“If the sight of the blue skies fills you with joy, if a blade of grass springing up in the fields has power to move you, if the simple things in nature have a message you understand, Rejoice, for your soul is alive.”
I’m writing this post on John Muir’s birthday, April 21. The pioneering Scottish-American preservationist would have been 178 years old today. I’ve loved Muir since the third grade, when I first read My First Summer in the Sierra, the journal he kept as he accompanied a flock of sheep from California’s San Joaquin Valley to the Yosemite high country in 1869 as a young wanderer.
Around this time each year, people try to put into words the feeling they have for the Earth, our terrestrial home. For those who feel deep connection to nature, that can be intimidating!
Muir was equal to the challenge. In Summer, as the group moved slowly from the heat of the Valley to their destination in the High Sierra near Tuolumne Meadows, he became entranced by what he saw and felt:
“Another glorious Sierra day in which one seems to be dissolved and absorbed and sent pulsing onward we know not where. Life seems neither long nor short, and we take no more heed to save time or make haste than do the trees and stars. This is true freedom, a good practical sort of immortality.”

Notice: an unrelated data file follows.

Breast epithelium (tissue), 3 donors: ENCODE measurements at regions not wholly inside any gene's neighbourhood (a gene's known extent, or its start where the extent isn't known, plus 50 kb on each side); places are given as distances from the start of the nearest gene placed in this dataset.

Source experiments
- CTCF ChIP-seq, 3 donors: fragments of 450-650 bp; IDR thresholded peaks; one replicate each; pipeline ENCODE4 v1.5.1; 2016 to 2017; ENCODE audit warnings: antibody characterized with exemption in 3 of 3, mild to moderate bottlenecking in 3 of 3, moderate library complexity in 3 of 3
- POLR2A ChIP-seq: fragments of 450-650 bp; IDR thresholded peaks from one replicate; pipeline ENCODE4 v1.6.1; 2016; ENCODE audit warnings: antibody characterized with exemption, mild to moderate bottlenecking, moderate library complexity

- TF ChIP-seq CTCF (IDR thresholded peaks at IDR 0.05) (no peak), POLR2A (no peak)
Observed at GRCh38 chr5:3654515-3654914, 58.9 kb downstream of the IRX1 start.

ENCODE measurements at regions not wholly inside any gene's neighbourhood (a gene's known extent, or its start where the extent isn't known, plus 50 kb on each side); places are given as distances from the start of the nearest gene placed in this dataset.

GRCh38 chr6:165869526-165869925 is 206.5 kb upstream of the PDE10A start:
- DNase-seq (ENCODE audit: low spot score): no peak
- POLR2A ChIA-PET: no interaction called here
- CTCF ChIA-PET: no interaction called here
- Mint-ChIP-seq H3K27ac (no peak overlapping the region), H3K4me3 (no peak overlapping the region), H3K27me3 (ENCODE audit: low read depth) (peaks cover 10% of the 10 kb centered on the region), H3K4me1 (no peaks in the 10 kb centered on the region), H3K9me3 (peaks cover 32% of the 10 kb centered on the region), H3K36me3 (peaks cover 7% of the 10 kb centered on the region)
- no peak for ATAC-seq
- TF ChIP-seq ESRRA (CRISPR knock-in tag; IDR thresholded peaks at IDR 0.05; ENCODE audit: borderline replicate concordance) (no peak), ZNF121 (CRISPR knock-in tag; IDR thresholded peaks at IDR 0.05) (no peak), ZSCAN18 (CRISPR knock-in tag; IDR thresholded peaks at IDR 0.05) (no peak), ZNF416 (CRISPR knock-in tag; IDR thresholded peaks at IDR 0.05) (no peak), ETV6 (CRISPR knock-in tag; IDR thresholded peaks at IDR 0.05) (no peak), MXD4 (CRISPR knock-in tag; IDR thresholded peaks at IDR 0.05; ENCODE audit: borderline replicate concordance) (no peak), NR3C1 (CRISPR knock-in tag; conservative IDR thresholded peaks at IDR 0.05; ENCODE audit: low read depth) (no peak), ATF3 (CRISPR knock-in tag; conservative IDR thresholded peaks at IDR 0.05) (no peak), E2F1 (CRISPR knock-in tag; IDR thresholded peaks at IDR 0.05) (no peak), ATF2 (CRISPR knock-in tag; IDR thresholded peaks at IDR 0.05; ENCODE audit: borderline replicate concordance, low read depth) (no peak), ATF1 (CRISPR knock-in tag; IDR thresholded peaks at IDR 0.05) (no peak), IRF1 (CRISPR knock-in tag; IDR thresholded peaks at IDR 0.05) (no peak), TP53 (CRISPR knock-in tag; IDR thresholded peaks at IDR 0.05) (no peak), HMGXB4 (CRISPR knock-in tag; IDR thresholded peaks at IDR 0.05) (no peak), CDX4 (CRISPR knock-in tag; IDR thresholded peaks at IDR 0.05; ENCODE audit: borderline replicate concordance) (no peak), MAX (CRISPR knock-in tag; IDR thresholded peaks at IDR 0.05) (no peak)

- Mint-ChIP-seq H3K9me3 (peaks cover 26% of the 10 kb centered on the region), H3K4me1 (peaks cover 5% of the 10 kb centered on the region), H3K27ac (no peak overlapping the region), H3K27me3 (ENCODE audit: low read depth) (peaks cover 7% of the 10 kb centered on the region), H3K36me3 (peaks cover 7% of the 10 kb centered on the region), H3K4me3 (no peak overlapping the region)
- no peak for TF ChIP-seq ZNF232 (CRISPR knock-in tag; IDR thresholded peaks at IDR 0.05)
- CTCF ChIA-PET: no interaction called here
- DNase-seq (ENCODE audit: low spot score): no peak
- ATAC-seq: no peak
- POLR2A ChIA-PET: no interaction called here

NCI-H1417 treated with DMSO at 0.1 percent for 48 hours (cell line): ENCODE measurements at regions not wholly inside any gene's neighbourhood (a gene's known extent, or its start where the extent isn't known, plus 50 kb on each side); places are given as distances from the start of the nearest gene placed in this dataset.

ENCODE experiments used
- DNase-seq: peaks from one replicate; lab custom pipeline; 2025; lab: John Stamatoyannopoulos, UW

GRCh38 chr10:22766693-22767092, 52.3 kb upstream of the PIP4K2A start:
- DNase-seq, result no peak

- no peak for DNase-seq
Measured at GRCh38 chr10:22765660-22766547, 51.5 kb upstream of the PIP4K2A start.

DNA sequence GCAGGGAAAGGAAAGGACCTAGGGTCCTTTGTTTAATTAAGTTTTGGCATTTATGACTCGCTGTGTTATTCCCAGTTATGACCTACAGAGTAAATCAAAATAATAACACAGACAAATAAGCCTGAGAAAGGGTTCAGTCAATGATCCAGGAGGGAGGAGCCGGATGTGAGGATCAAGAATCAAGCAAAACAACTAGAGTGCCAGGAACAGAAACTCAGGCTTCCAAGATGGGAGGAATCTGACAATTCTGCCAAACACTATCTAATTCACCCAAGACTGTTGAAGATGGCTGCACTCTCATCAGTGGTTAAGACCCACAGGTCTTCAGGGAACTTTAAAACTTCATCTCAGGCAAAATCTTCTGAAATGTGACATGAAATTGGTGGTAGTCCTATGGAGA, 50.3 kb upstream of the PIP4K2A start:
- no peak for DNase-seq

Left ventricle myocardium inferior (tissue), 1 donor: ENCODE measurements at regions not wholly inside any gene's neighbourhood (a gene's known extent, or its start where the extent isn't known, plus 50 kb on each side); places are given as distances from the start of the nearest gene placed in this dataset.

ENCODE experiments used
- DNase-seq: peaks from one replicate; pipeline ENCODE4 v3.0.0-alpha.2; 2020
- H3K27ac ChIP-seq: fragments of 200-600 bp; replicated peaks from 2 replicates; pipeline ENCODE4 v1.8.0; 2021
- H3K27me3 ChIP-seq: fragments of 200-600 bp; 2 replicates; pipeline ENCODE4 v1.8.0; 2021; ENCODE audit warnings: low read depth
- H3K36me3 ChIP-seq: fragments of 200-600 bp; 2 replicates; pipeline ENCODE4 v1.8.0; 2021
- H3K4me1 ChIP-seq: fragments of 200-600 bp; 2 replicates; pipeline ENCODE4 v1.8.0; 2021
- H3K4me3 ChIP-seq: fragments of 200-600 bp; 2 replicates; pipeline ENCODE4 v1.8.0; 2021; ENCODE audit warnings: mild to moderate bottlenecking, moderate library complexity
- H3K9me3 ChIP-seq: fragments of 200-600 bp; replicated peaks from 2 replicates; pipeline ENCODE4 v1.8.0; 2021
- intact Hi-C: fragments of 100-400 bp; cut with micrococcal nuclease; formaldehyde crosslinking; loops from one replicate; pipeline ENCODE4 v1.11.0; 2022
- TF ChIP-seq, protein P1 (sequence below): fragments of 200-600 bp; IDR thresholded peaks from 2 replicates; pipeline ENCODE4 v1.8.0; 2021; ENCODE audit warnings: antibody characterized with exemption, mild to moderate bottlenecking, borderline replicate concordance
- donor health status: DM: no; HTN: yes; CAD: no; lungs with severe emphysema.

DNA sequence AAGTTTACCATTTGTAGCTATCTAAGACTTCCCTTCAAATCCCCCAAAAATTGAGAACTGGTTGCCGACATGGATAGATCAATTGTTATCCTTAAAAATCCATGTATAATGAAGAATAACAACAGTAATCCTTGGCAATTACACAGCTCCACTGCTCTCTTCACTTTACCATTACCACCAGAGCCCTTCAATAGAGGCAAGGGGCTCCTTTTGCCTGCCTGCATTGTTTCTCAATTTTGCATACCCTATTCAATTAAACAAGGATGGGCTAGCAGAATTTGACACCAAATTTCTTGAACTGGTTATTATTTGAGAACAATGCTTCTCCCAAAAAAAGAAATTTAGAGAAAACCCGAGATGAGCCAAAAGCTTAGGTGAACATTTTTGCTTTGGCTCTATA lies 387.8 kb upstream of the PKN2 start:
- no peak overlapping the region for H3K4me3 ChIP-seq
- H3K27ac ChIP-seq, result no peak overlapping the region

I know that feeling — maybe you do, too. The suspension of time, a sense of oneness, kinship with everything, the joy of being truly home. I just can’t describe it the way he could!
Freedom and immortality can be real and concrete on a day spent in nature, rooted in things we can touch and hear. Muir was in the Sierra, but it can happen anywhere — mountains, valley, ocean, or a park in the heart of a city. The natural world can inhabit us, and we it:
“We are now in the mountains and they are in us, kindling enthusiasm, making every nerve quiver, filling every pore and cell of us. Our flesh-and-bone tabernacle seems transparent as glass to the beauty about us, as if truly an inseparable part of it, thrilling with the air and trees, streams and rocks, in the waves of the sun,—a part of all nature, neither old nor young, sick nor well, but immortal.”
Muir believed that everything in the natural world is beautiful in its own wild, original state. Landscapes spoke to him, along with plants and insects, rocks and storms and trees and “flower people” — recognition of the kinship we all share.
Sometime soon, along with all the things large and small that we do to try to be kind to our planet, try to go to the wildest place you can find. Even if only for a little while. And savor the feeling:
“Beauty beyond thought everywhere, beneath, above, made and being made forever.”
Made and being made forever — everywhere. That’s our planet, our home. It’s beautiful.
(All photos: public domain)